(1) Valew, encrease, furneis, and some others in the above extract, show that Cheke could not fully maintain his principles in the matter of purity of language.

(2) Thought-taking, smal-faithed. These are specimens of one of Cheke's characteristics—the formation of compound words out of the native elements. In other parts of the translation he gives us groundwrought for founded, which has not survived, and groundwork for foundation, which has ; also (a)gainrising and (a)gainbirth for resurrection and regeneration, helimp, child of hell, outpeopling, carrying away the people, tolbooth, a place where toll is taken, “receipt of custom," and freschmen, proselytes.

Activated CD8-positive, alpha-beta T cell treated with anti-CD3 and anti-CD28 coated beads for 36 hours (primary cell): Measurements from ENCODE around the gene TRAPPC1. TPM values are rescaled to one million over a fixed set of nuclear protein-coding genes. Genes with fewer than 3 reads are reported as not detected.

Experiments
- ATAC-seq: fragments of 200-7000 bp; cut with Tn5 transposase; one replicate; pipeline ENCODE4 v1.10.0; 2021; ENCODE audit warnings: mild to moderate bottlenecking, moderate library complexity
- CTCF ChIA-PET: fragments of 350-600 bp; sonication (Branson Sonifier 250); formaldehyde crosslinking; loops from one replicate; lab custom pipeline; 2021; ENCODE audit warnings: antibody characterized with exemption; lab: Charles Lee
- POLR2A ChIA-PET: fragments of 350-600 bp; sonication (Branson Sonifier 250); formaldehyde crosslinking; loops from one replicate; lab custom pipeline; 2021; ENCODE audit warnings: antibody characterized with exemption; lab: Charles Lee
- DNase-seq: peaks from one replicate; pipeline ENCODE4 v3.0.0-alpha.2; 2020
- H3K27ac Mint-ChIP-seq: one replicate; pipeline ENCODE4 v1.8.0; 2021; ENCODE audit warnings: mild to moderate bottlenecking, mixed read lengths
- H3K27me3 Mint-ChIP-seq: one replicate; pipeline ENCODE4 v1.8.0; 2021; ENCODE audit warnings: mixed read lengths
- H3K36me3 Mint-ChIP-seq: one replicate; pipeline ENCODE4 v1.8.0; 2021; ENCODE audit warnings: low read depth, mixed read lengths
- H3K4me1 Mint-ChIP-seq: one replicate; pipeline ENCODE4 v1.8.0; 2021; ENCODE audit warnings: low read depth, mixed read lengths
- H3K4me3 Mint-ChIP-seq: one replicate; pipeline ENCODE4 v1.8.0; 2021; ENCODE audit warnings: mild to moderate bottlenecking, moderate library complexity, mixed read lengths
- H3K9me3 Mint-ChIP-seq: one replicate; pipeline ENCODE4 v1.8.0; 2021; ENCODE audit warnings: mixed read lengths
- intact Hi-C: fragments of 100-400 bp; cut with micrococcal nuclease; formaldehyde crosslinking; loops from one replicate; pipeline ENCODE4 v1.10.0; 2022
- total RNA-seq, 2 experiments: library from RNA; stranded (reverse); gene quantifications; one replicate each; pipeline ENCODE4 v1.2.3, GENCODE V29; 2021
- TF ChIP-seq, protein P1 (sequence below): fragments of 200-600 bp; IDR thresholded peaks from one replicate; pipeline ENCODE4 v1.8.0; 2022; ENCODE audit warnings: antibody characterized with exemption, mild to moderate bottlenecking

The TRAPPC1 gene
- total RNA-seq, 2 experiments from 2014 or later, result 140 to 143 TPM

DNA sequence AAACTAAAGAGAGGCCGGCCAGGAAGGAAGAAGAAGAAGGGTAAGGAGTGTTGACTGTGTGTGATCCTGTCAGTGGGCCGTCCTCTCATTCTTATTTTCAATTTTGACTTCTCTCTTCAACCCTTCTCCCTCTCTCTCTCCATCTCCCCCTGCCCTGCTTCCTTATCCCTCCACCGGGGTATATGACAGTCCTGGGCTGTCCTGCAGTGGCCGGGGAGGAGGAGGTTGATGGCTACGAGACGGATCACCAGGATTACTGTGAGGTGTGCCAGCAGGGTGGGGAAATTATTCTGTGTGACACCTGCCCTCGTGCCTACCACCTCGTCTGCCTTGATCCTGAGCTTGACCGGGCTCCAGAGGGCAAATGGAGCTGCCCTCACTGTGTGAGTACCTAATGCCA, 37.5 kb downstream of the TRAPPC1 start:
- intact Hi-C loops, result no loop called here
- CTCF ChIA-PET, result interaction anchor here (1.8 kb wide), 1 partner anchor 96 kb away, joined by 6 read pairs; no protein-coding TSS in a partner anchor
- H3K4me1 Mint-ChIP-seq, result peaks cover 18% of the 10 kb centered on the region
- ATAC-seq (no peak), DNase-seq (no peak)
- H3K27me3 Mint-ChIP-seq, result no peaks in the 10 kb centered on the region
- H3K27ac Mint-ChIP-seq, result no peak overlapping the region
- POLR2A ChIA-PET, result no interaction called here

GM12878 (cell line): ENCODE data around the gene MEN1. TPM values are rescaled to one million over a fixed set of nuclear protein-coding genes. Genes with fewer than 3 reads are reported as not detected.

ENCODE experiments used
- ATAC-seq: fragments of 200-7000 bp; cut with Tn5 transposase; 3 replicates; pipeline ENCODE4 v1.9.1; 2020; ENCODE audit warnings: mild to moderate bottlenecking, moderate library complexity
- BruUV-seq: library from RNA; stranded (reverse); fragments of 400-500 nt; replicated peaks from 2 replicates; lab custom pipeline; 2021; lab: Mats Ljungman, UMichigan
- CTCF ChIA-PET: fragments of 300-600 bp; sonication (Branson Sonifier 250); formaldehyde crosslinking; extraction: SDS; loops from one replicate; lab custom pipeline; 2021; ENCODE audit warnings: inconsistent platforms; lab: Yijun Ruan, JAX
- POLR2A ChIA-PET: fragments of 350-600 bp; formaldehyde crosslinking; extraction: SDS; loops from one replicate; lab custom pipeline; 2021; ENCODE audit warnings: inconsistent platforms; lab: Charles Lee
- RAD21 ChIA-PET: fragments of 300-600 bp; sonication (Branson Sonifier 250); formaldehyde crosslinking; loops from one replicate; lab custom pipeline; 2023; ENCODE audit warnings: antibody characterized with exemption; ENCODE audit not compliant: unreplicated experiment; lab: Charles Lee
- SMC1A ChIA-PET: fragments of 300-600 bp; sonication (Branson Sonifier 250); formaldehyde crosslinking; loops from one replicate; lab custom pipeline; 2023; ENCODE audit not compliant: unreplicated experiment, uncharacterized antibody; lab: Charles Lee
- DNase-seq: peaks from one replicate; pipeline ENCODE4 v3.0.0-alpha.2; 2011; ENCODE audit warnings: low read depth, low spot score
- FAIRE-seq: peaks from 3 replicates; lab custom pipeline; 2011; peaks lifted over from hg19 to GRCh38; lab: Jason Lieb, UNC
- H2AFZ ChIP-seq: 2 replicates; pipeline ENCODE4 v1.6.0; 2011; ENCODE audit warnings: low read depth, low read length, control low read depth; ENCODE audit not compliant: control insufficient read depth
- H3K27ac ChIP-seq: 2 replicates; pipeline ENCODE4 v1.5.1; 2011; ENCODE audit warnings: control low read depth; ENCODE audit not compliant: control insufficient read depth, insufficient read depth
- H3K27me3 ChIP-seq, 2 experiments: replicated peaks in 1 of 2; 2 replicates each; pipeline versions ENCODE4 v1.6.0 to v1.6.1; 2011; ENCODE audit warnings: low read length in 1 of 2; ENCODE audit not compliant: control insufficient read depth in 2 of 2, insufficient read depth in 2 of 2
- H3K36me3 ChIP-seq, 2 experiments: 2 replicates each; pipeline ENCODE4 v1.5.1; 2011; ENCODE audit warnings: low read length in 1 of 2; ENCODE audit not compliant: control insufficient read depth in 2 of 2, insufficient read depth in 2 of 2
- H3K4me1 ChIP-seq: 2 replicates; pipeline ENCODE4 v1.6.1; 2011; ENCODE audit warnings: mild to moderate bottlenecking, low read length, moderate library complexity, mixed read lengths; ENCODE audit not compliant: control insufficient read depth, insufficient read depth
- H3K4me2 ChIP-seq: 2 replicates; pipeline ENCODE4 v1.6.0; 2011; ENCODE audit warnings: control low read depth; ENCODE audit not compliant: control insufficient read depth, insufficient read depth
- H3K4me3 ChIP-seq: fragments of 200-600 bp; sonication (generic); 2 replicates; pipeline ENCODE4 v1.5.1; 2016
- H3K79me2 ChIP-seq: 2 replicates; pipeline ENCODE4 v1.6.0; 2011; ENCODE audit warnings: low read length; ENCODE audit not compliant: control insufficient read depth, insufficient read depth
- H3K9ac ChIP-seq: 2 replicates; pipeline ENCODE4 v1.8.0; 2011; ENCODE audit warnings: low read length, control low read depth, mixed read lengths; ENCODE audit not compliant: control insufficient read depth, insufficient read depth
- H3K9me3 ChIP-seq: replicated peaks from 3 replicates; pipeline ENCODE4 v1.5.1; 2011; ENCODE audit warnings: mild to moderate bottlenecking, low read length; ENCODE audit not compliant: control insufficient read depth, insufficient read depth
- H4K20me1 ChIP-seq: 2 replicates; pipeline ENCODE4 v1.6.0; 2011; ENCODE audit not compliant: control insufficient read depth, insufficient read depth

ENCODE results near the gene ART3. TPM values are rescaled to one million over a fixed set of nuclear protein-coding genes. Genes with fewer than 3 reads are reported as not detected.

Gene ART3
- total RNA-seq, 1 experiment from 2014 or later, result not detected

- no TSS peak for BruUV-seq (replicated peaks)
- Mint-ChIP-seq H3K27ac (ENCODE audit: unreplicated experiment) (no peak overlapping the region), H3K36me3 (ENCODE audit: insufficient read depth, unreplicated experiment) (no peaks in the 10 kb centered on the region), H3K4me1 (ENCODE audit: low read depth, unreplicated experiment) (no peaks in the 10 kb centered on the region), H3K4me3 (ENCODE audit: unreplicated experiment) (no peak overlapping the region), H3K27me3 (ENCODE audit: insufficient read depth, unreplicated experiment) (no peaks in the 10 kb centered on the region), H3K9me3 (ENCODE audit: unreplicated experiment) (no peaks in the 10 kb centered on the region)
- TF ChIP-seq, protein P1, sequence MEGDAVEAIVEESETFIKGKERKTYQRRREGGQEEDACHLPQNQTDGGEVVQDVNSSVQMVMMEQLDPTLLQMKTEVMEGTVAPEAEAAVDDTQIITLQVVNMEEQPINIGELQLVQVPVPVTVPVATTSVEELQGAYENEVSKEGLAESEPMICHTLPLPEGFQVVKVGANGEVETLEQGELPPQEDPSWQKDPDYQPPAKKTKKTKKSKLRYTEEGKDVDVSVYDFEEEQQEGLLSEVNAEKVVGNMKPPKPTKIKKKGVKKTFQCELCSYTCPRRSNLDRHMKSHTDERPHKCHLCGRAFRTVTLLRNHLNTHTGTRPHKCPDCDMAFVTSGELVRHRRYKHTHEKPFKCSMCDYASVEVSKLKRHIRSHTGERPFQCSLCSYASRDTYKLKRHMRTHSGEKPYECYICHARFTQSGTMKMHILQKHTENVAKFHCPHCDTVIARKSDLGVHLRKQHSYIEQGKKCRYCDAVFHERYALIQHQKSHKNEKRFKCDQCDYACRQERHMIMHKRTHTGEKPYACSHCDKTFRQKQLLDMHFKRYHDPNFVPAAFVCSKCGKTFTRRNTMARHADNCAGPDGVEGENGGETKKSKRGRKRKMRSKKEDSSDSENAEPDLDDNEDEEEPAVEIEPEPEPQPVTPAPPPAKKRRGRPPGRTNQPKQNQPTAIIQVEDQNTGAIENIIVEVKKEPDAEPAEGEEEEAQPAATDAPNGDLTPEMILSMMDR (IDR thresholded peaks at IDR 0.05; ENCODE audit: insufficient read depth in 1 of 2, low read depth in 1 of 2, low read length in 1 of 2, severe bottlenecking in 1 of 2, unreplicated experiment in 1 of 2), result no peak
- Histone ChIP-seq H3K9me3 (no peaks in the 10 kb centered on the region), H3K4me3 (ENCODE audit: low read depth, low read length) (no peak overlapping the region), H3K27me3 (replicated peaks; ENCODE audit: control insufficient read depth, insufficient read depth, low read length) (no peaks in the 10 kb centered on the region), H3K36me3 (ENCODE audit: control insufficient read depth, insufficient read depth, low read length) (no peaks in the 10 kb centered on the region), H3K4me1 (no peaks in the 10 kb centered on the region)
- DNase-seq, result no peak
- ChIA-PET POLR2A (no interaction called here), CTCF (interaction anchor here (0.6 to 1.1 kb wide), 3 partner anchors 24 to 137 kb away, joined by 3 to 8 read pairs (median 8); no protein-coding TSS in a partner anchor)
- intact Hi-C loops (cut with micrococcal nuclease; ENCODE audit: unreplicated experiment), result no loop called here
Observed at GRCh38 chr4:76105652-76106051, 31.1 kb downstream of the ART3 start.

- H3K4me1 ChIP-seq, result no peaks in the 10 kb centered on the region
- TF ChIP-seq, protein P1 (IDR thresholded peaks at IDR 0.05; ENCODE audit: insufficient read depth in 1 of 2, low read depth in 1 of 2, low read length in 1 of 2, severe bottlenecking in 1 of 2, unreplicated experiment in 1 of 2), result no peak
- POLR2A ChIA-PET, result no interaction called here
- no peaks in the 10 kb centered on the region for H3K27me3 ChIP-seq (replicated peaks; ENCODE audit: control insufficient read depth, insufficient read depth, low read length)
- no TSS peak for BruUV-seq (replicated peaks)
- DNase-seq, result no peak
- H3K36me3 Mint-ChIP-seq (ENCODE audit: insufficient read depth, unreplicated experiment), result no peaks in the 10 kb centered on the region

(3) Rightuousness. This spelling is, perhaps, peculiar to Cheke, and may have been the origin of the blunder which we still maintain ; for, in the Bible of 1551, we find righteousness, whereas Wiclif wrote rightwisnesse, and Langlande, in Piers Ploughman, the same. It is fr. A.S. rihtwis, right manner or guise, and is similar in formation to likewise. See note 8, p. 37.

(4) Inough, fr, A.S. genog or genoh; hence in Sem. Sax. stage, inoh, pl. inowe, then inough, and lastly enough, with its now obsolete pl. enou.

(5) Adoo, or ado, seems to be used here as an infinitive for to do. So Latimer says, “I have had ado with many estates."



(WRITTEN IN 1552.)